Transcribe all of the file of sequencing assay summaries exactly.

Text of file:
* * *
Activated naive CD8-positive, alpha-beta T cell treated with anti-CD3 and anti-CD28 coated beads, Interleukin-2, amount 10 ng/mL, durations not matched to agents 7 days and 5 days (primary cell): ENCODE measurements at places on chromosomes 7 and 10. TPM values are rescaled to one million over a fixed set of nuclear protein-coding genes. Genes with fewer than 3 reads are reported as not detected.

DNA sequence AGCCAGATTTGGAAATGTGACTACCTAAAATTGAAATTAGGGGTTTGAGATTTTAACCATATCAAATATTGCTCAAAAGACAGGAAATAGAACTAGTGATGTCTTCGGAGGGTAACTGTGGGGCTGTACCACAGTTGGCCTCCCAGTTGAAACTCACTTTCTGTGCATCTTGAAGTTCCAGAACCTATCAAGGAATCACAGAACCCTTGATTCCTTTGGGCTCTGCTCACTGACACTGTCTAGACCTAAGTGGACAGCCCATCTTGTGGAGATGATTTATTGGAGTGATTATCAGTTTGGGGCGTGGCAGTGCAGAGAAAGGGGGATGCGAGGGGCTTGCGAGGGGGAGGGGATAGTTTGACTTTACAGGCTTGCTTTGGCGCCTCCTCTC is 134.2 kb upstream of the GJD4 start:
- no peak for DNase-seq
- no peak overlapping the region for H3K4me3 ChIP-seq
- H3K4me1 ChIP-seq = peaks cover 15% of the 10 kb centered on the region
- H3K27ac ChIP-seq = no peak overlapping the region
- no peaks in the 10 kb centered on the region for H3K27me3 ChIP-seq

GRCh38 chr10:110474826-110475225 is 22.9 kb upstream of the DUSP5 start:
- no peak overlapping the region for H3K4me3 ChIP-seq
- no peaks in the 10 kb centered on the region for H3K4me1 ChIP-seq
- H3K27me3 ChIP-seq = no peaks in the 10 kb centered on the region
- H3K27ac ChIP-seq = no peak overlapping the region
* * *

Activated naive CD8-positive, alpha-beta T cell treated with anti-CD3 and anti-CD28 coated beads, Interleukin-2, amount 10 ng/mL, durations not matched to agents 7 days and 5 days (primary cell): ENCODE measurements at places on chromosomes 7 and 10. TPM values are rescaled to one million over a fixed set of nuclear protein-coding genes. Genes with fewer than 3 reads are reported as not detected.

DNA sequence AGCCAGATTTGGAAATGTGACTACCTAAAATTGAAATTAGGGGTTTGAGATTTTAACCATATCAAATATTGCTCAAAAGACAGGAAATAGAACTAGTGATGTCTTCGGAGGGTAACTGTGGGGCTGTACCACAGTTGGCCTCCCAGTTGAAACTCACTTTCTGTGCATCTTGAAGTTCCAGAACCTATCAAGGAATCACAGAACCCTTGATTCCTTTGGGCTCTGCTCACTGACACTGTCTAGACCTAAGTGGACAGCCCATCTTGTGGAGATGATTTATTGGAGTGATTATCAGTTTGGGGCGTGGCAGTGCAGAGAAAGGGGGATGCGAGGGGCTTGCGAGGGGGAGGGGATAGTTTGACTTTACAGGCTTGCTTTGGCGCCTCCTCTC is 134.2 kb upstream of the GJD4 start:
- no peak for DNase-seq
- no peak overlapping the region for H3K4me3 ChIP-seq
- H3K4me1 ChIP-seq = peaks cover 15% of the 10 kb centered on the region
- H3K27ac ChIP-seq = no peak overlapping the region
- no peaks in the 10 kb centered on the region for H3K27me3 ChIP-seq

GRCh38 chr10:110474826-110475225 is 22.9 kb upstream of the DUSP5 start:
- no peak overlapping the region for H3K4me3 ChIP-seq
- no peaks in the 10 kb centered on the region for H3K4me1 ChIP-seq
- H3K27me3 ChIP-seq = no peaks in the 10 kb centered on the region
- H3K27ac ChIP-seq = no peak overlapping the region